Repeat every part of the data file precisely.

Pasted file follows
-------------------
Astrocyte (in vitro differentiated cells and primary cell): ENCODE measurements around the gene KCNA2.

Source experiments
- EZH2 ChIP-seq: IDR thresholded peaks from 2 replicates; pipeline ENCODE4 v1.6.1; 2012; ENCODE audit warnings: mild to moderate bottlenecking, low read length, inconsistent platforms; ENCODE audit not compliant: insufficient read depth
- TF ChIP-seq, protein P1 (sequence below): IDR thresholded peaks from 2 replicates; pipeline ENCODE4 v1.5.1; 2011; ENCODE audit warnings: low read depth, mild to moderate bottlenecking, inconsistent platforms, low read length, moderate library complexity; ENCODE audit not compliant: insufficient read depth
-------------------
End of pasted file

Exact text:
Astrocyte (in vitro differentiated cells and primary cell): ENCODE measurements around the gene KCNA2.

Source experiments
- EZH2 ChIP-seq: IDR thresholded peaks from 2 replicates; pipeline ENCODE4 v1.6.1; 2012; ENCODE audit warnings: mild to moderate bottlenecking, low read length, inconsistent platforms; ENCODE audit not compliant: insufficient read depth
- TF ChIP-seq, protein P1 (sequence below): IDR thresholded peaks from 2 replicates; pipeline ENCODE4 v1.5.1; 2011; ENCODE audit warnings: low read depth, mild to moderate bottlenecking, inconsistent platforms, low read length, moderate library complexity; ENCODE audit not compliant: insufficient read depth